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Traceability and Transparency: Giving Consumers the Data They Want

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It’s no secret that consumers have become increasingly aware of the environmental and ethical impact of their clothing. According to Fashion Revolution’s 2021 Transparency Index, 69 percent say they would like to know how their clothes are manufactured and 74 percent believe fashion brands should publish the factories they use for manufacturing.

When it comes to transparency and traceability, many fashion companies are still struggling. Only 47 percent of brands are disclosing their first-tier manufacturers and just 11 percent publish selected raw materials suppliers. The truth is: brands still have difficulty collecting and validating data and have limited visibility with sub-suppliers.

Addressing today’s visibility problem

Over the past year, many fashion brands have invested in front-end technologies such as e-commerce site upgrades and other virtual experiences in order to stay connected with their customers throughout the pandemic. But even amid global supply chain constraints, brands still lack back-end investments, which are crucial in improving visibility into a product’s materials, origins and current whereabouts.

This real-time visibility is vital in fashion, particularly as more shoppers demand answers on where their garments come from. Unfortunately, many brands are still using spreadsheets, documents and other manual processes to track data, which is not efficient or effective in generating the insights consumers often seek.

The good news is more brands are realizing the benefits of digital integration, so we will likely see back-end technology adoption increase, thus unlocking access to more data.

With technologies addressing product lifecycle management (PLM), product information management (PIM), data asset management (DAM), 2D/3D computer-aided design (CAD) and automated nesting, fashion brands can fully connect their supply chain, allowing them to seamlessly pass along vital data from design to final product. This integration not only empowers brands to deliver their products to market faster, but also allows them to maintain data throughout, ensuring accuracy at every step.

For example, using the right PLM software impacts various areas of the supply chain, as it can serve as one reliable source for product information that simultaneously integrates with multiple design programs. This ensures that users working in different areas at a time can access the same product data and gather real-time status updates of a product’s development.

True transparency and traceability also require more detailed information on suppliers and their materials and factories. According to the 2021 Transparency Index, only 4 percent of brands disclose a summary of findings at the raw material level, which is a problem when 73 percent of consumers believe fashion brands should publish the suppliers they use to source fabric and raw materials.

Obviously, technology is necessary to improve real-time communication between brands and suppliers, but improving communication isn’t just about integrating new systems into the supply chain. It also means working with suppliers who are already using technology, making it easier to get the data you need.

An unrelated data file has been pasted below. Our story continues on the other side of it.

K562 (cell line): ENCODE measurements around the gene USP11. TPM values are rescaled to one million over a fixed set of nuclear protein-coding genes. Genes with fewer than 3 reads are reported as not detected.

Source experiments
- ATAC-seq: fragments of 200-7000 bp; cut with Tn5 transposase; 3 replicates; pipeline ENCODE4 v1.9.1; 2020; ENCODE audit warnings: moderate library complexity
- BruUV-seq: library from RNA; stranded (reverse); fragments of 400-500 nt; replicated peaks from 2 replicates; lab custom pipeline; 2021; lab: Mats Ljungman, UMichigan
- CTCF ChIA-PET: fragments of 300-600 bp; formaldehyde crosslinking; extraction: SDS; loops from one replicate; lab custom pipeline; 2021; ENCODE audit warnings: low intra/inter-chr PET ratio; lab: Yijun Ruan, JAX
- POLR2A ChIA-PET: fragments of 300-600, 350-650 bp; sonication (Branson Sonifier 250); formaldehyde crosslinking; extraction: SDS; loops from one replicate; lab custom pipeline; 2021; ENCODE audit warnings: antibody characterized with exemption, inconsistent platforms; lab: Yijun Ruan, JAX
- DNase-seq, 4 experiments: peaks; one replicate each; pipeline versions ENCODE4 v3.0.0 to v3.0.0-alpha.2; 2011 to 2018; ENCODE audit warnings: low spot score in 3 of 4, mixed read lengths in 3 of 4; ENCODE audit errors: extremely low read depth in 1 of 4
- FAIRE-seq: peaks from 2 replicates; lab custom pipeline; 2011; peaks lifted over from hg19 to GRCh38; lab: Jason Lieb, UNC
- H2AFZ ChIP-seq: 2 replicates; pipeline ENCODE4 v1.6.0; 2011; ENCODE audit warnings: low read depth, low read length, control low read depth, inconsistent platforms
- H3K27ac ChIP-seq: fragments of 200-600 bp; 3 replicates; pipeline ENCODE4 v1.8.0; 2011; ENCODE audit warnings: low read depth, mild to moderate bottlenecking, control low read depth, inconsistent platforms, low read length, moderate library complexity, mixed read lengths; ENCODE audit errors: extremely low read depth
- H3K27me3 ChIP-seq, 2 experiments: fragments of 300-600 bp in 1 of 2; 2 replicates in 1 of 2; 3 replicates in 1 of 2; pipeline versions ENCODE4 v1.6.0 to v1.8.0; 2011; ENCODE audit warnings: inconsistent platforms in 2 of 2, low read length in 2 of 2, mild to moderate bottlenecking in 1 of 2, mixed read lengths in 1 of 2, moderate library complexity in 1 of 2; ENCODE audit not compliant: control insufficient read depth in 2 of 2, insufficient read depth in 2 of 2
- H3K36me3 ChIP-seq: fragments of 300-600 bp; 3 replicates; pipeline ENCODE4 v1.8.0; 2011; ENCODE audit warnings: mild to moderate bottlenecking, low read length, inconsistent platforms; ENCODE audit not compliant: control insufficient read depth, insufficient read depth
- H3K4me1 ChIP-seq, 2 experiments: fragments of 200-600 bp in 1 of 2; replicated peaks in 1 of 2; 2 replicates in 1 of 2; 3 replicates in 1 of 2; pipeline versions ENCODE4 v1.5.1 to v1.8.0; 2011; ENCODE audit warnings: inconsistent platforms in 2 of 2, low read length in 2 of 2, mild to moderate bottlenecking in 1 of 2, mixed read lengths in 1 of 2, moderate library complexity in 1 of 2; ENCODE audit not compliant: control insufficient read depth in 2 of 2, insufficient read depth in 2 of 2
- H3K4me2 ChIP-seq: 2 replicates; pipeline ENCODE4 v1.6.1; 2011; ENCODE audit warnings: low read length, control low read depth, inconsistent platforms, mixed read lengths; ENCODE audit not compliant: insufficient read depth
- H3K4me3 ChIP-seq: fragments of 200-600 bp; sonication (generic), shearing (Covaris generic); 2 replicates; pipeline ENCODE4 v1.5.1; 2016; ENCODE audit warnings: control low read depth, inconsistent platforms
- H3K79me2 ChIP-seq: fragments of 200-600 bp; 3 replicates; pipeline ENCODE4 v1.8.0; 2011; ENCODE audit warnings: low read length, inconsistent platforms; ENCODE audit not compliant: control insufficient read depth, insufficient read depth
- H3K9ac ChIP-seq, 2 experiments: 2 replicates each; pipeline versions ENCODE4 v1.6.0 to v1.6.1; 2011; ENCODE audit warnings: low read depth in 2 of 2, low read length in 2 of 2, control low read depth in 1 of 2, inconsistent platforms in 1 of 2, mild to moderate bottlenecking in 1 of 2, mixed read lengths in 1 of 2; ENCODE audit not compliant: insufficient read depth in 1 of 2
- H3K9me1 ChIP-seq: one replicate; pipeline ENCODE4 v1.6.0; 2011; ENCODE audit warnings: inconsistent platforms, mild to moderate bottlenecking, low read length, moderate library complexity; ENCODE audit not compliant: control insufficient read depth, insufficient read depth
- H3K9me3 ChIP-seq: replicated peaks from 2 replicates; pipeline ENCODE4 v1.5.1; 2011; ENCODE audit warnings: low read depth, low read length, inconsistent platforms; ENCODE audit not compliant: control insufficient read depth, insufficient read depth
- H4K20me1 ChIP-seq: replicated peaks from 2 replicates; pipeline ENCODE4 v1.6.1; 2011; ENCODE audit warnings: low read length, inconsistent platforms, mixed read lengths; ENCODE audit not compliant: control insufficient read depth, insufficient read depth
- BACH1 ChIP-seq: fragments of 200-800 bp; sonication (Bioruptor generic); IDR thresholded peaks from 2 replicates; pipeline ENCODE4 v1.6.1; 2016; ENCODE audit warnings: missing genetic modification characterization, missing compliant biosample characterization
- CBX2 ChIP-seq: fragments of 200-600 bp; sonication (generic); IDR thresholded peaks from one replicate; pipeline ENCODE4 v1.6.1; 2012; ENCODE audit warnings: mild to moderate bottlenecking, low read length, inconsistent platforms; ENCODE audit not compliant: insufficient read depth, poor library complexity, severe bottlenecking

With technologies addressing product lifecycle management (PLM), product information management (PIM), data asset management (DAM), 2D/3D computer-aided design (CAD) and automated nesting, fashion brands can fully connect their supply chain, allowing them to seamlessly pass along vital data from design to final product.

Houdini Sportswear sets a lofty goal

Gerber Technology, a Lectra company, offers a complete end-to-end solution for fashion, which includes all the latest technology from PLM to CAD to automated, digital cutting. By partnering with Gerber, many brands have already been able to improve transparency and traceability. For example, by leveraging Gerber’s PLM solution, YuniquePLM®, Houdini Sportswear was able to improve its efficiency and become more transparent.

With YuniquePLM, Houdini now manages a full scope of activities across the product lifecycle, bringing them closer toward their goal of having 100 percent of their products made from recycled or biodegradable fibers, and be recyclable or biodegradable at end-of-life. Additionally, the platform has helped the outdoor brand accelerate product development time to market and reduce waste.

“We chose YuniquePLM as it can facilitate all of Houdini’s specific demands, from financials to finished product,” said Eva Karlsson, CEO of Houdini Sportswear. “As we design every product with the intention of it making a difference for the end user and for the world, transparency and traceability are essential to our way of doing business. Up until we leveraged YuniquePLM, we had worked in many different ways, using manual documents and lists.”

Photo courtesy of Houdini Sportswear.

Photo courtesy of Houdini Sportswear.

Prioritize the back end

When it comes to transparency and traceability, fashion brands must take responsibility. To gain consumer trust and provide shoppers with accurate information, brands need to invest in back-end technologies. The investments will not only allow them to maintain data throughout the design and production processes, but will also help improve communication with suppliers, which remains a top challenge throughout the industry.

The bottom line? Supply-chain investments are no longer an accessory but a requirement to meet consumer demands.

Learn more about Gerber Technology, a Lectra company.

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